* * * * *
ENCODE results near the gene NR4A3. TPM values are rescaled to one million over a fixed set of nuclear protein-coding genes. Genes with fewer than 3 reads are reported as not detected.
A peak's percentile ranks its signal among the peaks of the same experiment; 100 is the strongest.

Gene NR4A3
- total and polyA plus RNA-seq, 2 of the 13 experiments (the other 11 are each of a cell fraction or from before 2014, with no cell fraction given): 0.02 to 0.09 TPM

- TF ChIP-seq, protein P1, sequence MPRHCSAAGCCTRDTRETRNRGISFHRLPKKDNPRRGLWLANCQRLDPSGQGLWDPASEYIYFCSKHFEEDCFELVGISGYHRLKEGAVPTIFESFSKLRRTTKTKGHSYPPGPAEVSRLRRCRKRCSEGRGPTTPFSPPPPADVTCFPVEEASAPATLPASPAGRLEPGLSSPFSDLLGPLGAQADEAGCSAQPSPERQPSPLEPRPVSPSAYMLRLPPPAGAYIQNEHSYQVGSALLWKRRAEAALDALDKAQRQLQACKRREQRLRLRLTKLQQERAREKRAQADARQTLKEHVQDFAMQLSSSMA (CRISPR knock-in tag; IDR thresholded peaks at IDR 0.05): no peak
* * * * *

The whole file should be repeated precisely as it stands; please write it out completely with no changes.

ENCODE results near the gene NR4A3. TPM values are rescaled to one million over a fixed set of nuclear protein-coding genes. Genes with fewer than 3 reads are reported as not detected.
A peak's percentile ranks its signal among the peaks of the same experiment; 100 is the strongest.

Gene NR4A3
- total and polyA plus RNA-seq, 2 of the 13 experiments (the other 11 are each of a cell fraction or from before 2014, with no cell fraction given): 0.02 to 0.09 TPM

- TF ChIP-seq, protein P1, sequence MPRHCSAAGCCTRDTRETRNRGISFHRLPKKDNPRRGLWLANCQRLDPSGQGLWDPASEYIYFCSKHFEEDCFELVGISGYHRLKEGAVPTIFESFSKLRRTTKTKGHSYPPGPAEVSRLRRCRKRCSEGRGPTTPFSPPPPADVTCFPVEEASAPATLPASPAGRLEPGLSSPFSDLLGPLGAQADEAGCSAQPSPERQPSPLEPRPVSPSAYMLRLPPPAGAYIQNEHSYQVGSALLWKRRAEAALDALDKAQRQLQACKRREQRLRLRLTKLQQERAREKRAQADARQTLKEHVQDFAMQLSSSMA (CRISPR knock-in tag; IDR thresholded peaks at IDR 0.05): no peak